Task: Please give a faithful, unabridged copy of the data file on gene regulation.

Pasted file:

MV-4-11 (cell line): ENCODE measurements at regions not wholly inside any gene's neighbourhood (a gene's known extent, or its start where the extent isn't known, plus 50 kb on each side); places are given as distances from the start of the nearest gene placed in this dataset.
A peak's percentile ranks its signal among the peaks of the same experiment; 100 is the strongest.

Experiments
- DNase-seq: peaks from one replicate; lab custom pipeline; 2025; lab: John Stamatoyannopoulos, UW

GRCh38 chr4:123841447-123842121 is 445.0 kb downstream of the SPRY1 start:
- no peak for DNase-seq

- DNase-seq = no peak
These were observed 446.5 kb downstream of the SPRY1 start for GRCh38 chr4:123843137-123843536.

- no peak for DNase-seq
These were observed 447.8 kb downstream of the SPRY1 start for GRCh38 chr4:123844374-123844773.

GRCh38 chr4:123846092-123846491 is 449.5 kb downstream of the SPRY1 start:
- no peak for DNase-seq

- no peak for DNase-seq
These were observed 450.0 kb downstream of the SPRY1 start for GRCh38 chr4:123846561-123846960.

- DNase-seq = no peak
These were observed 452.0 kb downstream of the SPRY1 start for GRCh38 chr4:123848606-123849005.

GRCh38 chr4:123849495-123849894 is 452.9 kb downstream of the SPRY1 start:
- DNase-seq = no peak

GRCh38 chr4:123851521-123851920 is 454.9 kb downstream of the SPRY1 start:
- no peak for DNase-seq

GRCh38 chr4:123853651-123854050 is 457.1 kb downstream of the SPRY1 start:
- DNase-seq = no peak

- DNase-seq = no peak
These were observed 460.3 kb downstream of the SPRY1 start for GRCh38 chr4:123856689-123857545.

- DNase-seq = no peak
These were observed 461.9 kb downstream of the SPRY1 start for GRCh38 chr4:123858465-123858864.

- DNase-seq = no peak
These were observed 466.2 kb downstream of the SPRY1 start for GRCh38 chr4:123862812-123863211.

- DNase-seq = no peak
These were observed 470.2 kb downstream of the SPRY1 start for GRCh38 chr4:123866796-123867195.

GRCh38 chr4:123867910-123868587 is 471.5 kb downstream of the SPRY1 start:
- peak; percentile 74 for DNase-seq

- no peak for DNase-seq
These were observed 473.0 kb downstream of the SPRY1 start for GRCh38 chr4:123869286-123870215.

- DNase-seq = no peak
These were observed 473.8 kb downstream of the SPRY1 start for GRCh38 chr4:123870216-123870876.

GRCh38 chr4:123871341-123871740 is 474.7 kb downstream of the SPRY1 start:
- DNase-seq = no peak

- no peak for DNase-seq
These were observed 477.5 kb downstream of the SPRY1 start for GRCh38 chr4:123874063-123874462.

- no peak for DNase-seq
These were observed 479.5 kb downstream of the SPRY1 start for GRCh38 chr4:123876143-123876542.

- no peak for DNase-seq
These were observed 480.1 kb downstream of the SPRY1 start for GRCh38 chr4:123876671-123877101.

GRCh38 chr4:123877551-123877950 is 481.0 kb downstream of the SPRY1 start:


MV-4-11 (cell line): ENCODE measurements at regions not wholly inside any gene's neighbourhood (a gene's known extent, or its start where the extent isn't known, plus 50 kb on each side); places are given as distances from the start of the nearest gene placed in this dataset.
A peak's percentile ranks its signal among the peaks of the same experiment; 100 is the strongest.

Experiments
- DNase-seq: peaks from one replicate; lab custom pipeline; 2025; lab: John Stamatoyannopoulos, UW

GRCh38 chr4:123841447-123842121 is 445.0 kb downstream of the SPRY1 start:
- no peak for DNase-seq

- DNase-seq = no peak
These were observed 446.5 kb downstream of the SPRY1 start for GRCh38 chr4:123843137-123843536.

- no peak for DNase-seq
These were observed 447.8 kb downstream of the SPRY1 start for GRCh38 chr4:123844374-123844773.

GRCh38 chr4:123846092-123846491 is 449.5 kb downstream of the SPRY1 start:
- no peak for DNase-seq

- no peak for DNase-seq
These were observed 450.0 kb downstream of the SPRY1 start for GRCh38 chr4:123846561-123846960.

- DNase-seq = no peak
These were observed 452.0 kb downstream of the SPRY1 start for GRCh38 chr4:123848606-123849005.

GRCh38 chr4:123849495-123849894 is 452.9 kb downstream of the SPRY1 start:
- DNase-seq = no peak

GRCh38 chr4:123851521-123851920 is 454.9 kb downstream of the SPRY1 start:
- no peak for DNase-seq

GRCh38 chr4:123853651-123854050 is 457.1 kb downstream of the SPRY1 start:
- DNase-seq = no peak

- DNase-seq = no peak
These were observed 460.3 kb downstream of the SPRY1 start for GRCh38 chr4:123856689-123857545.

- DNase-seq = no peak
These were observed 461.9 kb downstream of the SPRY1 start for GRCh38 chr4:123858465-123858864.

- DNase-seq = no peak
These were observed 466.2 kb downstream of the SPRY1 start for GRCh38 chr4:123862812-123863211.

- DNase-seq = no peak
These were observed 470.2 kb downstream of the SPRY1 start for GRCh38 chr4:123866796-123867195.

GRCh38 chr4:123867910-123868587 is 471.5 kb downstream of the SPRY1 start:
- peak; percentile 74 for DNase-seq

- no peak for DNase-seq
These were observed 473.0 kb downstream of the SPRY1 start for GRCh38 chr4:123869286-123870215.

- DNase-seq = no peak
These were observed 473.8 kb downstream of the SPRY1 start for GRCh38 chr4:123870216-123870876.

GRCh38 chr4:123871341-123871740 is 474.7 kb downstream of the SPRY1 start:
- DNase-seq = no peak

- no peak for DNase-seq
These were observed 477.5 kb downstream of the SPRY1 start for GRCh38 chr4:123874063-123874462.

- no peak for DNase-seq
These were observed 479.5 kb downstream of the SPRY1 start for GRCh38 chr4:123876143-123876542.

- no peak for DNase-seq
These were observed 480.1 kb downstream of the SPRY1 start for GRCh38 chr4:123876671-123877101.

GRCh38 chr4:123877551-123877950 is 481.0 kb downstream of the SPRY1 start: